LONDON (Reuters) - Brent crude oil futures held steady around $114 on Wednesday, near a three-month high, supported by supply disruption concerns and hopes of central bank intervention to bolster the ailing global economy.
Worries about disruptions to supply, while still a significant factor, eased slightly after the United States said it did not believe Israel had made a decision to attack Iran.
Brent crude was 2 cents higher at $114.05 per barrel by 0845 GMT, after ending up 43 cents at its highest settlement since May 3 on Tuesday. U.S. crude fell 10 cents to $93.33 after closing 70 cents higher.
ECB President Mario Draghi has said the bank will flesh out plans to bring some stability back to strained euro zone bond markets early next month, driving hopes the bloc could start to right itself again in the second half of the year.
There are also hopes that the Federal Reserve may announce plans to print money to boost the economy.
“The market is still waiting for any indication that there will be an announcement on quantitative easing by (Federal Reserve Chairman) Ben Bernanke, and we’ll be in a holding pattern,” Gareth Lewis-Davies at BNP Paribas said.
Hopes of an imminent announcement were dampened, however, after July retail sales numbers came in better than expected.
U.S. Defense Secretary Leon Panetta, who visited Israel two weeks ago, told reporters it was important that military action be the last resort.
The comments helped ease worries of a conflict after Israeli Prime Minister Benjamin Netanyahu said on Sunday that most threats to Israel’s security were dwarfed by the prospect that Iran could obtain nuclear weaponry.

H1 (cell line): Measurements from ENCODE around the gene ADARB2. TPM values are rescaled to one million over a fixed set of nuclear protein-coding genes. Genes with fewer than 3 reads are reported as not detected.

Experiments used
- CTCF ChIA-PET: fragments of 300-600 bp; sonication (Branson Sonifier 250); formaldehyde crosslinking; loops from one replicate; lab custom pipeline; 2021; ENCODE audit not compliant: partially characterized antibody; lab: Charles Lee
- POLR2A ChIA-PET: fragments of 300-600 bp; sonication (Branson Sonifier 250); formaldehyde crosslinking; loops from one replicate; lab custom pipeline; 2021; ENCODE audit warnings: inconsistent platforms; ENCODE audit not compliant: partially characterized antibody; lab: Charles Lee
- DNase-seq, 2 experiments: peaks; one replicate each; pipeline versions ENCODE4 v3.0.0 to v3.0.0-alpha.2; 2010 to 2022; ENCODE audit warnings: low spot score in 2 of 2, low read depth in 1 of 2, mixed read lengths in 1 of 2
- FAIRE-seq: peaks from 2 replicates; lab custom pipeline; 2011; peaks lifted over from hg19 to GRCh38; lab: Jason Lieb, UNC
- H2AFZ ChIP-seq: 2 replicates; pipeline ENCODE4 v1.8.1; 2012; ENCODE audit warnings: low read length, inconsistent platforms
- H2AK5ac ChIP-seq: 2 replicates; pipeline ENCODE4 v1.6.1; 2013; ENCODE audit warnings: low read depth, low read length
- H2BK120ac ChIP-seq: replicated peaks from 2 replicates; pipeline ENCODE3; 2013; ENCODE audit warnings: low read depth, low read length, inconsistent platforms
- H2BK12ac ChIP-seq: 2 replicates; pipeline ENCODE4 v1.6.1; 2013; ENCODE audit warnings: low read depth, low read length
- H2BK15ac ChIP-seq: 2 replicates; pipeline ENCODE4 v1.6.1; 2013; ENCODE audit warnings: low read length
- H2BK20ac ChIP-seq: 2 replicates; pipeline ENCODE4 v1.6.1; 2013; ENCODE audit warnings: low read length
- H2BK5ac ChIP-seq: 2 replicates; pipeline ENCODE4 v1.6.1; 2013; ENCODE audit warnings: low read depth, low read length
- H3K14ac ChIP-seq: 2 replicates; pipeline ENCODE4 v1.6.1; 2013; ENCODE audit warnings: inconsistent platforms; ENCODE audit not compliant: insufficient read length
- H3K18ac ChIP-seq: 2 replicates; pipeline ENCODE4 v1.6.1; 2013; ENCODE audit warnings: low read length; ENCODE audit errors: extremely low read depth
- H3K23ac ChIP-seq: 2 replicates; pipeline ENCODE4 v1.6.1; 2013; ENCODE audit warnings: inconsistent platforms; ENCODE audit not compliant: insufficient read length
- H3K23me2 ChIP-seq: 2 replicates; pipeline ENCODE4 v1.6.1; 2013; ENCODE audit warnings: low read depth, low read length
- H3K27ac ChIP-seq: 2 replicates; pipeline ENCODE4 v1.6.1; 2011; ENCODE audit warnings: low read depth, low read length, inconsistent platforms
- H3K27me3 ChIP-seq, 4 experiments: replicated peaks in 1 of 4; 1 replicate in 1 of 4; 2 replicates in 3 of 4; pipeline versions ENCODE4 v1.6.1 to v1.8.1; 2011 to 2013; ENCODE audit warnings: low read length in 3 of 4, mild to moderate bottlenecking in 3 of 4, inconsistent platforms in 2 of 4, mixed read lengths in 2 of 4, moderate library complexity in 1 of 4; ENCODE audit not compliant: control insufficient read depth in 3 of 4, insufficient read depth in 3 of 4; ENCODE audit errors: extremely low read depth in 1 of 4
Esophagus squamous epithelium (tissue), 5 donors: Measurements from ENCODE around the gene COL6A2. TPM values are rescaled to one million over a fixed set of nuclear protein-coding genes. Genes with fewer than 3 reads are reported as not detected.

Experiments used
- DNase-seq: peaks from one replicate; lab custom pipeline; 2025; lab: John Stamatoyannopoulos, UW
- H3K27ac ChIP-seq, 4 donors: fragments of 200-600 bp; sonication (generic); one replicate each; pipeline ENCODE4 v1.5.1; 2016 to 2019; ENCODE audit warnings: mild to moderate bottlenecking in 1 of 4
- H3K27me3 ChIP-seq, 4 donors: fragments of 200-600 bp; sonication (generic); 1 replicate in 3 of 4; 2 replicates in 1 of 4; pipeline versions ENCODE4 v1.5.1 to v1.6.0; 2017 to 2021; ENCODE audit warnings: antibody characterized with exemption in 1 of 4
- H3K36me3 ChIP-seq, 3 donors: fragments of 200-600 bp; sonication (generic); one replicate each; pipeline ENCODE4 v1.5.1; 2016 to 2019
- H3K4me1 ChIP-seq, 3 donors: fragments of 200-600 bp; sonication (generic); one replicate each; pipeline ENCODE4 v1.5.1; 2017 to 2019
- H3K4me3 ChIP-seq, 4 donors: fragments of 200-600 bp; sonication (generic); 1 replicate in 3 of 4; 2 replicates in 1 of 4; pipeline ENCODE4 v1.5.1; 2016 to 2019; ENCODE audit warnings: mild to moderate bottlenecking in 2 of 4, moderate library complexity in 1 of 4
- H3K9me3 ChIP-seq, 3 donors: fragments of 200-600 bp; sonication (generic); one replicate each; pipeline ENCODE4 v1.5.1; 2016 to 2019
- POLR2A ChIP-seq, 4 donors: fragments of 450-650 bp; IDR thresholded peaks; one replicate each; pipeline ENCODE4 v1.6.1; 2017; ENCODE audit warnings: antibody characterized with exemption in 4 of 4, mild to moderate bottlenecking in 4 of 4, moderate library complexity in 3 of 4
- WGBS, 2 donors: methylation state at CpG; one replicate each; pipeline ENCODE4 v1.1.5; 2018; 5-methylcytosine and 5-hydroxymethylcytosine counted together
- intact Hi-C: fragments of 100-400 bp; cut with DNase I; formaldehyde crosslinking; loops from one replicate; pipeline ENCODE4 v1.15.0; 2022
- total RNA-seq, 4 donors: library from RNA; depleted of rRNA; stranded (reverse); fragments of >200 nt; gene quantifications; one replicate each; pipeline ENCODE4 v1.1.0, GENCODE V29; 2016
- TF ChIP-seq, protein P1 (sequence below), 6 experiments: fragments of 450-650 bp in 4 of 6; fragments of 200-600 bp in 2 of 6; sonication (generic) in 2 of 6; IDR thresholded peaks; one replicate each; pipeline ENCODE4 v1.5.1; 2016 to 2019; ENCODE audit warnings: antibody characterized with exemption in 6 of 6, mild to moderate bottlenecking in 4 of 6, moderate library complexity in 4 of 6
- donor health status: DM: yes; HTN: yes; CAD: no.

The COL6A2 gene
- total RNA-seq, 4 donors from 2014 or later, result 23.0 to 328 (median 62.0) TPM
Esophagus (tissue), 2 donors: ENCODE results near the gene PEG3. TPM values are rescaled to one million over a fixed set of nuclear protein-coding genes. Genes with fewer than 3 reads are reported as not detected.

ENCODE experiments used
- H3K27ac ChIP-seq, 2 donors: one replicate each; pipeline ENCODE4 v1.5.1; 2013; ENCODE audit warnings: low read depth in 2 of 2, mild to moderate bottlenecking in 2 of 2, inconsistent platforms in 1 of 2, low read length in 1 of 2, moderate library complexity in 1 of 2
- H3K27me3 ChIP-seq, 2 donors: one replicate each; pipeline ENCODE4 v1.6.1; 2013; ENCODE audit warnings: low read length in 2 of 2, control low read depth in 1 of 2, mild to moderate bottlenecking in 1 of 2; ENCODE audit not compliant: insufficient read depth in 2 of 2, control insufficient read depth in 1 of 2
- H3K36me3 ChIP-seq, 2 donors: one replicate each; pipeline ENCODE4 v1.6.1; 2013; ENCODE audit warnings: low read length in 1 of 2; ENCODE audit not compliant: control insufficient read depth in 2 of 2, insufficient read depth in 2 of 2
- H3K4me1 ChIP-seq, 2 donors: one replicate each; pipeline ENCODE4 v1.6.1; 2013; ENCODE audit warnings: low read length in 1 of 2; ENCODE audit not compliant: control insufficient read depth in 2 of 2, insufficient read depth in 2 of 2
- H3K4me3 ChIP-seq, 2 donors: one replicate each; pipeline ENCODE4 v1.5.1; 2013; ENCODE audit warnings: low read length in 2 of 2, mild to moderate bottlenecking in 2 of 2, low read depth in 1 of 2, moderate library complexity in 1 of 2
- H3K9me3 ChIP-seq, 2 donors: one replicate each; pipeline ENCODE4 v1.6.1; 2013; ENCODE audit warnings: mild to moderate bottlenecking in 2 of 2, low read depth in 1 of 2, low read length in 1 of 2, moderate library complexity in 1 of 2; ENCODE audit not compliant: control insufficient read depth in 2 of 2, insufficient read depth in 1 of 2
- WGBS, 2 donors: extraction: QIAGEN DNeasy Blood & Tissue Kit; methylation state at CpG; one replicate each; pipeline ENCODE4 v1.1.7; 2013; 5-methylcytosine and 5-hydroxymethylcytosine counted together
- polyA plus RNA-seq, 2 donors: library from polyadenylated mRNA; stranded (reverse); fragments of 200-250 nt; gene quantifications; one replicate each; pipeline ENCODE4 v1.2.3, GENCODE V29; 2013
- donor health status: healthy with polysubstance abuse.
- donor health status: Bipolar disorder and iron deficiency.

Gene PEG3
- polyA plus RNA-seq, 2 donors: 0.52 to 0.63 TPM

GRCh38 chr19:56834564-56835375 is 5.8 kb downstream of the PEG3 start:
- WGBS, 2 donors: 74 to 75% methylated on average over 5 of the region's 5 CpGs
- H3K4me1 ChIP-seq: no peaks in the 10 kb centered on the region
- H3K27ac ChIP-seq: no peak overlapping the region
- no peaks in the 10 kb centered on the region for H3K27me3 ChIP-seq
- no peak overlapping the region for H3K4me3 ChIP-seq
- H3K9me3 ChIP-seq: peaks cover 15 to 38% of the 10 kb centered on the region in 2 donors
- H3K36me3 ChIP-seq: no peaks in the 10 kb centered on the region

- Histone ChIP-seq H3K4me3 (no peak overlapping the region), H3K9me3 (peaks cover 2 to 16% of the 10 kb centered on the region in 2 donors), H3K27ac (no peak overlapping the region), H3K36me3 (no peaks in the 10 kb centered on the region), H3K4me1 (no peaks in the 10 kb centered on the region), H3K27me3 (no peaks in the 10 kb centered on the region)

Brent has swung between a high of more than $128 per barrel and a low of $88.49 this year as investors’ focus has moved between heightened Middle East supply worries and a weakening growth outlook.
The range of nearly $40 is the widest since 2009, when it was $40.91. In 2011 the range was $34.65 and in 2010 $27.33.
A surprise increase in stockpiles in the world’s biggest oil consumer is also weighing on prices.
Total crude inventories rose 2.8 million barrels in the week to August 10, the American Petroleum Institute said, compared with analysts’ expectations for a drawdown of 1.7 million.
The API data will be followed by more closely watched numbers from the U.S. Energy Department at 1430 GMT, providing a pointer to the country’s demand growth outlook.
Yet Brent futures are unlikely to dip much further as a drop in North Sea crude output and lingering supply worries put a floor under prices, analysts said.
“Crude might get stronger because of the issues with North Sea production,” said Victor Shum, a consultant at IHS Purvin & Gertz. “Definitely the Iran sanctions are already starting to have an effect, and we can see the obvious effects on crude prices.”
Additional reporting by Manash Goswami and Elizabeth Law in Singapore, editing by Jane Baird